The first widely believed misconception is that the free "toys" are in perfect condition and ready to use. That's usually not true. The "toys" are often broken, and the agencies receiving the gear have to spend hard currency to repair or overhaul them. The Zodiac boats that Nashville PD received from the DLA are an excellent example of how this works. Nashville PD acquired 12 of the boats, but only nine could be made operational. The remaining three were cannibalized for spare parts.

Another widely believed misconception is that this stuff is useless to the agencies receiving it. recently ran an article in its "Danger Room" channel saying that many of the police agencies that procure this military hardware don't have the personnel qualified to use it. Considering how many law enforcement officers have served in the military that's kind of a bizarre assumption. It’s also an assumption that the Nashville example—and the experiences of hundreds of other agencies—renders false.

Sheriffs and chiefs need to clear up the misconceptions that surround the acquisition of military surplus by local law enforcement. Go to the press and explain to them how the 1033 program has helped you and how your officers are using military surplus gear to protect the public. By suspending the 1033 program, the feds have given you a hook to sell this story to editors and reporters. Strike now while the topic is hot. Get your story out to the public, or abuse, fraud, and misuse of this gear by other agencies may spell the death warrant of this critical program.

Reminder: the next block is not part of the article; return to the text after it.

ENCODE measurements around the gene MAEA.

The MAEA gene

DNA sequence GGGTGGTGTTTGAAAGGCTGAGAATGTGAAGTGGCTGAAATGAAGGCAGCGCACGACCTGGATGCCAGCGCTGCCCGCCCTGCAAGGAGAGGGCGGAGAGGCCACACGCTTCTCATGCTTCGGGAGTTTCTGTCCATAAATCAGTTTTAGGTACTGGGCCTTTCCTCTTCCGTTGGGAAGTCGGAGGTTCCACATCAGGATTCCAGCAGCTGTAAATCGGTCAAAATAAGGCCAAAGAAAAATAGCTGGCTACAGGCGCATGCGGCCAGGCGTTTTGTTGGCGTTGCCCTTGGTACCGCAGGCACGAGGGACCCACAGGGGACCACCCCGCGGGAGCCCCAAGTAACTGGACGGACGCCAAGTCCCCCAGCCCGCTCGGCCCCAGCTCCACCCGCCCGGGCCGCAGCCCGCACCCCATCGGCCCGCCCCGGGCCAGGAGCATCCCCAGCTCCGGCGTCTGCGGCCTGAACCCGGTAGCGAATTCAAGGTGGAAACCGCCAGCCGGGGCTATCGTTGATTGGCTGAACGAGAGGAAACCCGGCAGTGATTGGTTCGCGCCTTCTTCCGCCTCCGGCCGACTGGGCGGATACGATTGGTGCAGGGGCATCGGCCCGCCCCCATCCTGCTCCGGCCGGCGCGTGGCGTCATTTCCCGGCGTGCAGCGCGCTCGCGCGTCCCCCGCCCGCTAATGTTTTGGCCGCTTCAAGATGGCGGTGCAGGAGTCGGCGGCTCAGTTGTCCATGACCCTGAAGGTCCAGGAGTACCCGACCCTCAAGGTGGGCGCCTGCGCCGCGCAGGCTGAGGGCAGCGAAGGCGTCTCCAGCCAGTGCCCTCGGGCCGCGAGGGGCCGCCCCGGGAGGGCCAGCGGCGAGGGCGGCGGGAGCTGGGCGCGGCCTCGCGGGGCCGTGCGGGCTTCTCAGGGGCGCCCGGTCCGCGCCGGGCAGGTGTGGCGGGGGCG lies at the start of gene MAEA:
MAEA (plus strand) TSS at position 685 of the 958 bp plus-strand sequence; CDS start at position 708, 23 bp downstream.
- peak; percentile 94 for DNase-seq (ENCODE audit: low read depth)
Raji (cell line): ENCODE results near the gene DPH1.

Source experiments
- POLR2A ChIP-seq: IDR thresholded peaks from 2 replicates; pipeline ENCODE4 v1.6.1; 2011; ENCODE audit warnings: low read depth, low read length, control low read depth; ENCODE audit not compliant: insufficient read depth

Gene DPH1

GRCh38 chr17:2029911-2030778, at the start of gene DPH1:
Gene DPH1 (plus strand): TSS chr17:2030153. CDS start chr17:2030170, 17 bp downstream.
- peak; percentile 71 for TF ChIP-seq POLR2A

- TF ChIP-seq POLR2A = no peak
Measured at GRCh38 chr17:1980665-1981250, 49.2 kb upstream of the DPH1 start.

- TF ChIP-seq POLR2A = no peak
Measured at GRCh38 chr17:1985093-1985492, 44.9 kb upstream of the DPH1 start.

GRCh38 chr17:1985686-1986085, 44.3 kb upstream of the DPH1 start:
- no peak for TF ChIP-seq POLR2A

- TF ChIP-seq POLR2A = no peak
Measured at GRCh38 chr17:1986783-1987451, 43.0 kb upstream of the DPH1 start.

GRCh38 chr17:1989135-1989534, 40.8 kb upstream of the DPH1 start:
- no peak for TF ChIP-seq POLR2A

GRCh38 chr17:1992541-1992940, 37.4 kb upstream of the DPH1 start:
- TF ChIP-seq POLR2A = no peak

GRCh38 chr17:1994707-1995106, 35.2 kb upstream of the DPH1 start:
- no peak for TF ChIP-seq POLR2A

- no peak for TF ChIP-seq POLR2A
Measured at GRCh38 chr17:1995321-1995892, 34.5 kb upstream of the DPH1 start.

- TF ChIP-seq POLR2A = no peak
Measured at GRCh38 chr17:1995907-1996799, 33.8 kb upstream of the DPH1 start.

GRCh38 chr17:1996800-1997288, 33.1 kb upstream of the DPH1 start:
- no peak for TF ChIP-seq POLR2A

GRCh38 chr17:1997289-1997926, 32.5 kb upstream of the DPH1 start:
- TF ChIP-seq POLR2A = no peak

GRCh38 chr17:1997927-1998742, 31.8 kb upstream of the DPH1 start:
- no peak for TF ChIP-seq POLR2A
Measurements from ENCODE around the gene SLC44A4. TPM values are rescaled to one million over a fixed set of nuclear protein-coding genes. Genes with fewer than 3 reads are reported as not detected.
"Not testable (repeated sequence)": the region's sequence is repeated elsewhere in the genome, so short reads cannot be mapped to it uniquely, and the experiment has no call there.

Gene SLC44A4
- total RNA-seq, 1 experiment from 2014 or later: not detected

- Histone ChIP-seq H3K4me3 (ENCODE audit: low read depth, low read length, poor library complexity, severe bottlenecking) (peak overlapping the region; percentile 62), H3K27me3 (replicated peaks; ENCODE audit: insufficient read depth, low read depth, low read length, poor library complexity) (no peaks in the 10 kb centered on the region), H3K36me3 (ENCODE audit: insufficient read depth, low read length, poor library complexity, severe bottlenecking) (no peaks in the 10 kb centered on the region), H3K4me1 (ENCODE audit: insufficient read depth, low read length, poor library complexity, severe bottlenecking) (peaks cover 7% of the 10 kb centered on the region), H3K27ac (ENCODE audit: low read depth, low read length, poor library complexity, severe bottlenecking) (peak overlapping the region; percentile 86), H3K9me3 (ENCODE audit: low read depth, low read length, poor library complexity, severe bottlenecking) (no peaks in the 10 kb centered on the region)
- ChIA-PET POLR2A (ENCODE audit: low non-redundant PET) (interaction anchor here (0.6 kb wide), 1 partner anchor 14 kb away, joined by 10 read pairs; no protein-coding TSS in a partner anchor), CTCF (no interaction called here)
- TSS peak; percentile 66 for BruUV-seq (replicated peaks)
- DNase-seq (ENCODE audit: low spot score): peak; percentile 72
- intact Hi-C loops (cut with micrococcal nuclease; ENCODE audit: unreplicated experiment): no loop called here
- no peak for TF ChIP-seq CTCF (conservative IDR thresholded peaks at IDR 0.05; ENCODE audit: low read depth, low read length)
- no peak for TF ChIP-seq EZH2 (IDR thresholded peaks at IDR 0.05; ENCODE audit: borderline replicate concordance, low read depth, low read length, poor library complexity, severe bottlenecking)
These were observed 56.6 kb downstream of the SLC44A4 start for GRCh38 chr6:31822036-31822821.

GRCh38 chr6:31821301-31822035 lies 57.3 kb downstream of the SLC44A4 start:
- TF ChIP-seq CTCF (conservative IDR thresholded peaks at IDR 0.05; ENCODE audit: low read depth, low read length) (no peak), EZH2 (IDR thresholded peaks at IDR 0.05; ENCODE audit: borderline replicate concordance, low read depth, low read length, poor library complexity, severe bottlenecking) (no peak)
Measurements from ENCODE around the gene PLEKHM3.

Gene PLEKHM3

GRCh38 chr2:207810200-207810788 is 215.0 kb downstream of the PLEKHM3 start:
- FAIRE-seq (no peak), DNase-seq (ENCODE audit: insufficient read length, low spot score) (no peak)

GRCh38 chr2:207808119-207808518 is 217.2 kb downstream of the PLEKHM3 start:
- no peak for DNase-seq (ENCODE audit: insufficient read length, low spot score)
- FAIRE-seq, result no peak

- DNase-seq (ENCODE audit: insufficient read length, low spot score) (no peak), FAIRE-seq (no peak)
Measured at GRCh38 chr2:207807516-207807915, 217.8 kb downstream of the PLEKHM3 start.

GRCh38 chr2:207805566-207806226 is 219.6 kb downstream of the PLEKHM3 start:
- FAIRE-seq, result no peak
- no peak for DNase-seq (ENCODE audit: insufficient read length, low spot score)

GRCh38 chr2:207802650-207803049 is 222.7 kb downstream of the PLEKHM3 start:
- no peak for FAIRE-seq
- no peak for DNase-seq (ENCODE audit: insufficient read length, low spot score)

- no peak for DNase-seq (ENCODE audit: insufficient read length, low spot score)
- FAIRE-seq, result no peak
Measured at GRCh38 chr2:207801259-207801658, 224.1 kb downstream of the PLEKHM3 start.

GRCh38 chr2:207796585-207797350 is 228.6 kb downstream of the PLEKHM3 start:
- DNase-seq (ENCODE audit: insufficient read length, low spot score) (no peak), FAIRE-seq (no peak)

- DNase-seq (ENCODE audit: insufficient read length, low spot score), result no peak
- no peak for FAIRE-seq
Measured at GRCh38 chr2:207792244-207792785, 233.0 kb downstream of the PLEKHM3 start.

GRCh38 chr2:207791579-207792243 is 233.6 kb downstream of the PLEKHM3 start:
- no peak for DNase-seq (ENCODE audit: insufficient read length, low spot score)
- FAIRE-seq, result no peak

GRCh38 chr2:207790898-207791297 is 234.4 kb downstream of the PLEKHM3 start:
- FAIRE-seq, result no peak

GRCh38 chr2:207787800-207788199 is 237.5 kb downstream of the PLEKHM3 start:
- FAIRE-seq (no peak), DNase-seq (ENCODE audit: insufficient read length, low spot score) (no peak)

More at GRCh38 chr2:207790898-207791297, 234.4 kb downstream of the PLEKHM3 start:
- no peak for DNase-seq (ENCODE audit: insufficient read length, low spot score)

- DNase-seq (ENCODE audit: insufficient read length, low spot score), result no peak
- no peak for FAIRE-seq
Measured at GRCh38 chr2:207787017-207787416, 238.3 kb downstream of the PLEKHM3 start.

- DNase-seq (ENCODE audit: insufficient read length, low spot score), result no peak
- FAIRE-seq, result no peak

Military Surplus Vehicles Aid the Fight

PHOTOS: Military Surplus Vehicles for LE

VIDEO: Georgia SWAT Team's Amphibious Vehicle

Comments (7)

Displaying 1 - 7 of 7

Frank @ 7/10/2012 5:35 PM

This is funny! The USG checking on abuse from LEO's across the USA.

Before you do,lets chase down the unemployment and welfare abuse from all the illegals. Dump state programs for illegals to college and what about Congress that's been getting bennies for years like flying across the USA. Pelosi! What about all the money to our supposedly foreign friends like the Packkys and money to Iran. Don't get me going on laying off LEO's in just about every state in the Union because the politicians want to turn their State into the gimme state like California. The US Military soldier and LEO's have similiar but different roles in protecting the people of this country. Yet the dam towns and States spents almost two thirds to educate Johnny and Mary and some Illegals, screw the rest of the services. I have a laundry list of money wasted by our elected politicians. I use to think Lawyers were bad! Folks this attitude comes with age and wisdom! Does anyone recall how naive you were at 19 and draft bait?

[email protected] @ 7/10/2012 8:53 PM

Frank, Right on Bro! What are they going to do with the surplus anyway? Give it to mexico? Or just ship it directly to the cartels like much of the military equipment sent to the Federales has ended up? Our own Sheriff Joe uses those really nice tents to a good end, even though many of those contained there may disagree. Anything that gives LEOs the edge should be used. Or ie this just another obuma try at a gov't run "police" force?

Greg @ 7/11/2012 4:11 AM

"Others have stockpiled military hardware such as crew-served machine guns that have very little use in civilian law enforcement."

I recall during the 68' riots several towns set a "Ma Deuce" 50 caliber up on rooftops...the locals denizens chose not to riot. Would they have used them? I'm guessing not, but the psychological effect sure did work pretty well.

-Do police forces abuse/waste some DOD stuff? Oh hell yes.